In these stark economic times, what's a gal to do when the creditors have the phone ringing off the hook or when her boss shovels her onto the fast-growing pile of the nation's unemployed? For an increasing number of women, it means considering selling their eggs for anywhere from $5,000 to $10,000, reports the Boston Herald.
“We’re seeing more donor applications because people are looking at more creative ways to get money,” says Sanford M. Benardo, founder of Northeast Assisted Fertility Group, who has seen weekly applications double in the past couple of months. Wellesley's Prospective Families has seen a 30 percent increase in egg-donation inquiries and, according to a CNN article headlined "Dim economy drives women to donate eggs for profit," fertility clinics across the country are reporting a recent increase.
A glance at that CNN headline might spark fears that the recession will lead a large swath of women to part with their ova under financial pressure and then later suffer serious regret. (It's also worth noting that there has been scant study of the long-term health effects of egg donation.) But keep in mind that the reported increase is in interest, not actual donation.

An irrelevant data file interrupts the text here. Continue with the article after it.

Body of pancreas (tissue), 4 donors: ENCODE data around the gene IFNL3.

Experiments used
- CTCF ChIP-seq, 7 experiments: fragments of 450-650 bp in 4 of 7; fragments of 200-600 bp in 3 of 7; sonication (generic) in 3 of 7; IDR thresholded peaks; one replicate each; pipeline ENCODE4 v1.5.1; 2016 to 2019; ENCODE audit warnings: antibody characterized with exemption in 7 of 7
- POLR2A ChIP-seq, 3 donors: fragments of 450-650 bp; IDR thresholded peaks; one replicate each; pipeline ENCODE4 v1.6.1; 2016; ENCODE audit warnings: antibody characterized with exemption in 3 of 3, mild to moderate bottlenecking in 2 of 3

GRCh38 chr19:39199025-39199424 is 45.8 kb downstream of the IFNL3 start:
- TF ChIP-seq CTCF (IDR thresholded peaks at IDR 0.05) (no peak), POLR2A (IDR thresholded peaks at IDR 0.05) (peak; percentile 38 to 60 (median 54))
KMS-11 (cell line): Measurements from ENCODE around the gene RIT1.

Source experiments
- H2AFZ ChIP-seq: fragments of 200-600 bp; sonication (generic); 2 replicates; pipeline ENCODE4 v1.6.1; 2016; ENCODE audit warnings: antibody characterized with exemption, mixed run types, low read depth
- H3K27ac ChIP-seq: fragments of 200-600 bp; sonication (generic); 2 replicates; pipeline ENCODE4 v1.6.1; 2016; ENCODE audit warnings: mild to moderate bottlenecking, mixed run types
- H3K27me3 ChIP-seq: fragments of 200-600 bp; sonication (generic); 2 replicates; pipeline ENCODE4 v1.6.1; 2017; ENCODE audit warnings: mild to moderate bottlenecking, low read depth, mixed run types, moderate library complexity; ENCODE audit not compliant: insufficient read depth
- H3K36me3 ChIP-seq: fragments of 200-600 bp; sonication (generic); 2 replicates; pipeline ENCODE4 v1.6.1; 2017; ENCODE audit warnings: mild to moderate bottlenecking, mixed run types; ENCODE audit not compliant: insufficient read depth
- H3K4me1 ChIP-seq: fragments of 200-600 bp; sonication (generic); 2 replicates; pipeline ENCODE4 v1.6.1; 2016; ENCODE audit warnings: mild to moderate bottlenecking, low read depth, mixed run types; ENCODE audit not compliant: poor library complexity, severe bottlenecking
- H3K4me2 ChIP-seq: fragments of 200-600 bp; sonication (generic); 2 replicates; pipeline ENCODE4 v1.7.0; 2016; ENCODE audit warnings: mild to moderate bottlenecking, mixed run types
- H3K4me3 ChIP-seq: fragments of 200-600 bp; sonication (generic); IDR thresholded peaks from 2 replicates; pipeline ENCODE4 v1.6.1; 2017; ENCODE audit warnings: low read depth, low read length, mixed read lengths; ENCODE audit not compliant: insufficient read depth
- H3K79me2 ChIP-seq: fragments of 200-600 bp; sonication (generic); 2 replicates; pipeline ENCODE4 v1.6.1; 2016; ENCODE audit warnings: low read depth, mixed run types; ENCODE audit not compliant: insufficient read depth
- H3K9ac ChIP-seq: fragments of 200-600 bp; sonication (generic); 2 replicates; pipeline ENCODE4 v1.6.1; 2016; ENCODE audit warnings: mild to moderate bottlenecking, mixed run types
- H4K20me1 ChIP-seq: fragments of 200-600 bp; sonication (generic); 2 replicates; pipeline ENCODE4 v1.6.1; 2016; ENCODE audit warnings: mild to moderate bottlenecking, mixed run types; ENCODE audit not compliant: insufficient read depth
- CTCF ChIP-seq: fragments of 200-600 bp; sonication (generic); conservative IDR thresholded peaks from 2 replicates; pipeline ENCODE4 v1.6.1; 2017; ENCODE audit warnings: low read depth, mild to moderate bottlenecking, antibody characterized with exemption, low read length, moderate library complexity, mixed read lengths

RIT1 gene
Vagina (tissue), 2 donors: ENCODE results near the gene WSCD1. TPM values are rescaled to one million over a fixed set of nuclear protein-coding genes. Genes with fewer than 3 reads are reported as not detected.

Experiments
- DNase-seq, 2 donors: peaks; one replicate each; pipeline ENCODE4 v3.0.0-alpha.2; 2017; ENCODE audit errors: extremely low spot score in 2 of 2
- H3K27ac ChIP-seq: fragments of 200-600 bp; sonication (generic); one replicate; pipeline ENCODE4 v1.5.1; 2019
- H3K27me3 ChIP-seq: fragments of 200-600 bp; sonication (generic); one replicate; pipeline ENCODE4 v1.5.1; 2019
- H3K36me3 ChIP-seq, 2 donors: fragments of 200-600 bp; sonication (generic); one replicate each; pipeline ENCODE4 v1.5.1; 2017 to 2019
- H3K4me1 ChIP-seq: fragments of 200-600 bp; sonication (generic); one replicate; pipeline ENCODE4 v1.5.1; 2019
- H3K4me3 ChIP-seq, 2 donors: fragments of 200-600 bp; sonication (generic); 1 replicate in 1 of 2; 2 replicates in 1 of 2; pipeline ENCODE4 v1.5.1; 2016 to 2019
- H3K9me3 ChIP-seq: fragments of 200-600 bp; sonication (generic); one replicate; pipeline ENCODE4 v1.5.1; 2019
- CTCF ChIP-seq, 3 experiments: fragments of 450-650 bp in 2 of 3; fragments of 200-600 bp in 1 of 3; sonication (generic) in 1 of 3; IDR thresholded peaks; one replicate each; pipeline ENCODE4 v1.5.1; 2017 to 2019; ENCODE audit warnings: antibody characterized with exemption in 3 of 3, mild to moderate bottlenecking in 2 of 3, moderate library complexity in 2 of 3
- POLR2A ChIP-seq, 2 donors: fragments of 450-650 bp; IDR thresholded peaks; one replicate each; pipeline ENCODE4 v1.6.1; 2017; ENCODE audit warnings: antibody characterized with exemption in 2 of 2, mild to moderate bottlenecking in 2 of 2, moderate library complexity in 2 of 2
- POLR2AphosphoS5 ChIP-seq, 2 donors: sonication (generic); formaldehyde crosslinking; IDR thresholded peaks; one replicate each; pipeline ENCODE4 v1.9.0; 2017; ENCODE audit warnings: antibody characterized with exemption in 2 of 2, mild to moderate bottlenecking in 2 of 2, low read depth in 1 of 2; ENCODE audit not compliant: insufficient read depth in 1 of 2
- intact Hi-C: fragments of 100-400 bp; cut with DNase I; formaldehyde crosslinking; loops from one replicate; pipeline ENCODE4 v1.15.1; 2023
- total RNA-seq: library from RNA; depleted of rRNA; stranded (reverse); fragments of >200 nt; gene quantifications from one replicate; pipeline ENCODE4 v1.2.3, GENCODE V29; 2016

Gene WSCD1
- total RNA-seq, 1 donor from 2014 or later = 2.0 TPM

There is also a strict approval process for accepting donors, including a screening of medical history and a series of psychological tests meant to exclude those who are all about the cashova; the vast majority of applicants are turned away. Plenty of applicants reject themselves after being lectured about the required tests, daily hormone injections, ultrasounds and, ultimately, the needle stuck through their vaginal wall. It is not by any means easy money, and maybe that indicates the level of financial desperation at play.
Of course, the recession is having an influence on the demand side of this reproductive economy as well. Amy Demma, the president of Prospective Families, says: "We are seeing a slowdown in demand for donors. I guess folks are having a hard time." It's safe to say.